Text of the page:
In Sweden, OST is provided at specialized psychiatric treatment units that can be run by public as well as private caregivers. People with OUD are eligible for OST if they are considered to have had OUD for at least one year, and are generally 20 years of age or older. OST in Sweden includes psychosocial/psychological treatment and repeated testing for blood-borne infections, in addition to the pharmacological treatment with buprenorphine or methadone. In Sweden, an estimated 4,000 individuals (at least) receive OST, but OST availability varies depending on geographical region . With 24 OST clinics in a population of 1.4 million, Skåne county has high availability for this treatment. By the time that this study was conducted, there were five OST clinics in Malmö providing treatment to approximately 520 patients with OUD.
By the time this study was conducted, patients at two OST clinics in Malmö (both included in the study) were offered on-site appointments every second week with a PHC physician from one designated PHC center.
Patients from four of the total five OST clinics (three public and one private clinic) in Malmö, Sweden, were recruited to a survey study about self-rated health and healthcare seeking in 2017–2018, as described by Troberg et al. . The intent was to offer every patient participation in the study. By providing informed consent to study participation, the individuals also gave consent to a subsequent patient record analysis one year prior to inclusion in the survey study. The only inclusion criterion was receiving OST in any of the four OST clinics in the study. Exclusion criteria were severe psychiatric conditions, language barriers or drug influence hindering the individual from giving informed consent. No monetary compensation was involved for participating in the study.
Procedures and data management
Data regarding age, sex, country of birth, main source of income, housing status, smoking habits, and physical symptoms (respiratory, gastrointestinal, genitourinary/sexual problems, pain from extremities, neck or back) were collected through self-reports via a survey that was distributed at four OST clinics, as described by Troberg et al. .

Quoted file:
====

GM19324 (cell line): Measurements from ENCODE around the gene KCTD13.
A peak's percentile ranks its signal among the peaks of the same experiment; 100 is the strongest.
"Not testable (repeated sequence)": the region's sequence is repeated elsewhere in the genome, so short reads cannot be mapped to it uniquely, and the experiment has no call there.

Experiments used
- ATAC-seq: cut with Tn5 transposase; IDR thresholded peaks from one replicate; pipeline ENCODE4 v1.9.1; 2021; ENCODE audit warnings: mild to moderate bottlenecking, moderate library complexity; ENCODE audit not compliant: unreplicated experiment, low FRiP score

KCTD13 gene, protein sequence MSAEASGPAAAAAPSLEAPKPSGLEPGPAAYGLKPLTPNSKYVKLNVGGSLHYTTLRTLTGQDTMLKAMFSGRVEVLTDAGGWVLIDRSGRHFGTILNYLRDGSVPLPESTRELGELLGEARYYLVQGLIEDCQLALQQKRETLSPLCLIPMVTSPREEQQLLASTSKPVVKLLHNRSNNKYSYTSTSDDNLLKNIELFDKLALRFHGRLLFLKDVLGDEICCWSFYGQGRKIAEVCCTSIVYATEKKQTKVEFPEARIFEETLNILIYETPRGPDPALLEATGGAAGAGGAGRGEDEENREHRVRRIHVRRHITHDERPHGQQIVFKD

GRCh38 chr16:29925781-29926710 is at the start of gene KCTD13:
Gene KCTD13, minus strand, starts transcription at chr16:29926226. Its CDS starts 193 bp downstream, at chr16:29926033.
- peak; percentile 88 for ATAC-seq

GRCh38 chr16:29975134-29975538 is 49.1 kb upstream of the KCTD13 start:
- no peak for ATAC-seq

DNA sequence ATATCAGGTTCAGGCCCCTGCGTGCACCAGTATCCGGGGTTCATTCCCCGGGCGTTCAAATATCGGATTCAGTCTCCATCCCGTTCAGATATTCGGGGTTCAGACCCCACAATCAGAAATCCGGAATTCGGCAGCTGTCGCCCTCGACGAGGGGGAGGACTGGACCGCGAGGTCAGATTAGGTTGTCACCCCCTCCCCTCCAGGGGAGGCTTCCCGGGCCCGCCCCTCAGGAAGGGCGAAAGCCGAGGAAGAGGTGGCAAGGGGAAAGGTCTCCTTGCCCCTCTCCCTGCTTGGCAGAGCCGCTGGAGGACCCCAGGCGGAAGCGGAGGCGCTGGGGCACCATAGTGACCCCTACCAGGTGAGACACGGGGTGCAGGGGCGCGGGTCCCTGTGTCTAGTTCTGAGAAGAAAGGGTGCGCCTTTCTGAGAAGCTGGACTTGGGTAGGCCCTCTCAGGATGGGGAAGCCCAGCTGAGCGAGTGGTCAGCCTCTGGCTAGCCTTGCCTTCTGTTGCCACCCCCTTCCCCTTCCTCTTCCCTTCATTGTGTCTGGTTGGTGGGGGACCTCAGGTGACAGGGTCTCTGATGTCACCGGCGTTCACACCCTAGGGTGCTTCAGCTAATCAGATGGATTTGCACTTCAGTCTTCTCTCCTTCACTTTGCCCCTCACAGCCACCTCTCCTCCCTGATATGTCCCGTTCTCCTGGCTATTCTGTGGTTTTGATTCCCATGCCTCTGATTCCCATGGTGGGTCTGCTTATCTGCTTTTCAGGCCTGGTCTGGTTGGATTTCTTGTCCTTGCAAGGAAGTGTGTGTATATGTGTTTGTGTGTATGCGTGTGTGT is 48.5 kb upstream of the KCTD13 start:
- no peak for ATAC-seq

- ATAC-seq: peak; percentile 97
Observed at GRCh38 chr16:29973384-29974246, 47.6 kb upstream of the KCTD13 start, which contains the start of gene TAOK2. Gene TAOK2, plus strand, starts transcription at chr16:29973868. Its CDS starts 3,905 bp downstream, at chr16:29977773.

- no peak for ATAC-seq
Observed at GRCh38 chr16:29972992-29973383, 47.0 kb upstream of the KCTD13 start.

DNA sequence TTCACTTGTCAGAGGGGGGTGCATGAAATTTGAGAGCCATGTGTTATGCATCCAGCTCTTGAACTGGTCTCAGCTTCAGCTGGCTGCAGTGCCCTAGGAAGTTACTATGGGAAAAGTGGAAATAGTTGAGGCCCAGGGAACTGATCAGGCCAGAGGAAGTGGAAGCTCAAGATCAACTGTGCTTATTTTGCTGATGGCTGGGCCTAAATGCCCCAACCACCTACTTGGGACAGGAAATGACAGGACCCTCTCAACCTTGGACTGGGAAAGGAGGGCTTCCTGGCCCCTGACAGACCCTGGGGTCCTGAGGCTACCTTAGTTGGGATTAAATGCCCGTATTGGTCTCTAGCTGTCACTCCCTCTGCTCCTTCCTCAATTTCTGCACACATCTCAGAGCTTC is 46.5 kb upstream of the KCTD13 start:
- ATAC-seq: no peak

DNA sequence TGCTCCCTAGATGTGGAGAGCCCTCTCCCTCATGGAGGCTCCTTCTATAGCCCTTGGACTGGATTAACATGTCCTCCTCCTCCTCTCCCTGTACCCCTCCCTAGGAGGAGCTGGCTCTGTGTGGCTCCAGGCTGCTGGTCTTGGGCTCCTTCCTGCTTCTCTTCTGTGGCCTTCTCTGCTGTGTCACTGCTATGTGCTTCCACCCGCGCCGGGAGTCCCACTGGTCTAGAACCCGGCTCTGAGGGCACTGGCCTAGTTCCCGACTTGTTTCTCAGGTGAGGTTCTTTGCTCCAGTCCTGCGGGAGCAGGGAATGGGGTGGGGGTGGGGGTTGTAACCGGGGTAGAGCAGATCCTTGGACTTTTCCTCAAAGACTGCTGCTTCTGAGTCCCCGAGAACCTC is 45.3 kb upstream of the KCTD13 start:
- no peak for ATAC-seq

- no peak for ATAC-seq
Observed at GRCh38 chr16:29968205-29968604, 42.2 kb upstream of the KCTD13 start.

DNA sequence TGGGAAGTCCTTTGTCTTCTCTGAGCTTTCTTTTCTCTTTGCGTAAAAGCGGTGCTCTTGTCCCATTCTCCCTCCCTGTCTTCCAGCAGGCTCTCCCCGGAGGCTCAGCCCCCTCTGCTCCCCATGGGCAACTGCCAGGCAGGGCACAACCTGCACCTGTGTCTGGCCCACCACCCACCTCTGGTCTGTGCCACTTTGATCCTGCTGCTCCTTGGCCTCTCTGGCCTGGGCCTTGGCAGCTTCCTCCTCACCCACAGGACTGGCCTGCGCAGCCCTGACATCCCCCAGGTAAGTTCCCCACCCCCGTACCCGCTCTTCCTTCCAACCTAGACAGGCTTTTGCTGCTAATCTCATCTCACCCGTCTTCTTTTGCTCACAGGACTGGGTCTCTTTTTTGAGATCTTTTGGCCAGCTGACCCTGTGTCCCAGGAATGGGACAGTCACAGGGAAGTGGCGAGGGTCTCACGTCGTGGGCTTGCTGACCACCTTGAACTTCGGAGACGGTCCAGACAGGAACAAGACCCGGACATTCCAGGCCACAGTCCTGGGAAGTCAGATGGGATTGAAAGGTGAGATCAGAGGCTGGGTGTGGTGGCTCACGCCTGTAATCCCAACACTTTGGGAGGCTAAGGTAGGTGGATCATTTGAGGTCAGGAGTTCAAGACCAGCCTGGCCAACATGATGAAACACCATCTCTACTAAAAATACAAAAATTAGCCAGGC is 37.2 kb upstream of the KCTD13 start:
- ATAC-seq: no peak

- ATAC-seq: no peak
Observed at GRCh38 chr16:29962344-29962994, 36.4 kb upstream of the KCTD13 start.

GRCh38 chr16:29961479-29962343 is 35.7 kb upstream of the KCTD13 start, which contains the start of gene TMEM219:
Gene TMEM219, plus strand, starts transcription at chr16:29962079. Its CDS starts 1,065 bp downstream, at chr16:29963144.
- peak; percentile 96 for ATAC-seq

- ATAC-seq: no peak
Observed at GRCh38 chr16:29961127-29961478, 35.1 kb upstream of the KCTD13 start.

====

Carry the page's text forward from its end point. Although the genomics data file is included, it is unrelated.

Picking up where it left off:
Prior to analysis, three variables, with multiple choice answers in the survey, were recoded: Housing situating was recoded to “unstable housing” if the respondent replied “transitional apartment”, “institution/family care placement”, “hotel”, “homeless” or “other”. Main source of income was dichotomized into “employment” (multiple choice alternative) and “other income” (if the respondent replied “public assistance”, “old age pension”, “sick leave”, “permanent sick leave” or “other”). Smoking habits were recoded to “current smoker” if the answer was “smoke daily” or “smoke less than daily”.
Self-reported physical symptoms and worries about physical health were recoded as described by Troberg et al. : If a participant had described symptoms/worries in the open-end question but data were missing for yes/no questions regarding specific symptoms/worries, the answer was recoded to “yes”.
Patient record data
Medical records from primary care and emergency/secondary care in Skåne county for all survey study participants (n = 218) were retrieved for one year prior to study participation for each individual. Skåne county has two separate, digital patient record systems; one for primary care and one for emergency and secondary care (inpatient and outpatient clinics). Both public and private caregivers use these two patient record systems.
Patient records from emergency and secondary care were read digitally, while primary care records were retrieved as paper copies. All individuals for whom access to both primary and emergency/secondary care records was not allowed (due to confidentiality requested by the patient or invalid ID) were excluded from further analysis. Of the 218 individuals (72% male; median age 43 years; 76% born in Sweden) who gave informed consent to participate in the survey study, 28 (79% male; median age 45 years; 86% born in Sweden) were excluded, leaving 190 individuals for patient record analysis.
Each patient record was read manually by one or two of the authors (T.V. and D.D., both medical doctors), and searched for the following variables:
Sources of healthcare
All contacts, both visits and indirect contacts (e.g., no-shows, telephone appointments, written responses to referrals, patient leaving before examination), were noted. Psychiatric reasons for healthcare utilization were not included in the analyzes. No restrictions regarding healthcare personnel were applied, but we included healthcare contacts documented by, e.g., physicians, nurses, physiotherapists, psychologists, dieticians and occupational therapists.